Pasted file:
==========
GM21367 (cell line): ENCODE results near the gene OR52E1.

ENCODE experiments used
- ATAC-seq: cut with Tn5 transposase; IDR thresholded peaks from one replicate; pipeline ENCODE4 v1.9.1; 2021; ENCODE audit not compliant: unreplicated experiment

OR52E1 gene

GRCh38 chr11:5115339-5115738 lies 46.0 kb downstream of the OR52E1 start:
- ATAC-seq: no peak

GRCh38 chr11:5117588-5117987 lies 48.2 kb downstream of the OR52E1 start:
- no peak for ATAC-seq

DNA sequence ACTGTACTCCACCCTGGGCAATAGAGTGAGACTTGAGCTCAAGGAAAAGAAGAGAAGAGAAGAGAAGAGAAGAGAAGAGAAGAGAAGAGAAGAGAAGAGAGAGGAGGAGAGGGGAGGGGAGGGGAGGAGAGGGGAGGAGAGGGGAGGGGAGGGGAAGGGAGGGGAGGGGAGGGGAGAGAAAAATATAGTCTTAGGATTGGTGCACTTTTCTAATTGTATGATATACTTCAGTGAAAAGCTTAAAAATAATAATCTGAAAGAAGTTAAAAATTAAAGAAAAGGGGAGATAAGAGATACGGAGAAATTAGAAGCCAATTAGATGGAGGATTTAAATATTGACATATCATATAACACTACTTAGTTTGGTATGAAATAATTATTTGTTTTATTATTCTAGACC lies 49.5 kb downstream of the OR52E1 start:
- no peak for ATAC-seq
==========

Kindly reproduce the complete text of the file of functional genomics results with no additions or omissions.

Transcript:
GM21367 (cell line): ENCODE results near the gene OR52E1.

ENCODE experiments used
- ATAC-seq: cut with Tn5 transposase; IDR thresholded peaks from one replicate; pipeline ENCODE4 v1.9.1; 2021; ENCODE audit not compliant: unreplicated experiment

OR52E1 gene

GRCh38 chr11:5115339-5115738 lies 46.0 kb downstream of the OR52E1 start:
- ATAC-seq: no peak

GRCh38 chr11:5117588-5117987 lies 48.2 kb downstream of the OR52E1 start:
- no peak for ATAC-seq

DNA sequence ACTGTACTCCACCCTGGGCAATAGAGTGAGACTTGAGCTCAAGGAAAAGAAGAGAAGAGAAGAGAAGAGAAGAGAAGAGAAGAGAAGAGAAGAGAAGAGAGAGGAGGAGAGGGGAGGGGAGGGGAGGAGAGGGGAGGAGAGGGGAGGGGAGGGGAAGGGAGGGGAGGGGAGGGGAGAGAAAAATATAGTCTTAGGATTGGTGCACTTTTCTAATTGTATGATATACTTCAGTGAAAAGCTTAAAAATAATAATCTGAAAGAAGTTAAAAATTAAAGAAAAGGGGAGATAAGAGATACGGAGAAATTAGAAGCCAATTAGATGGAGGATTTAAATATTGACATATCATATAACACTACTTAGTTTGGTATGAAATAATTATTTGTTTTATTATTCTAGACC lies 49.5 kb downstream of the OR52E1 start:
- no peak for ATAC-seq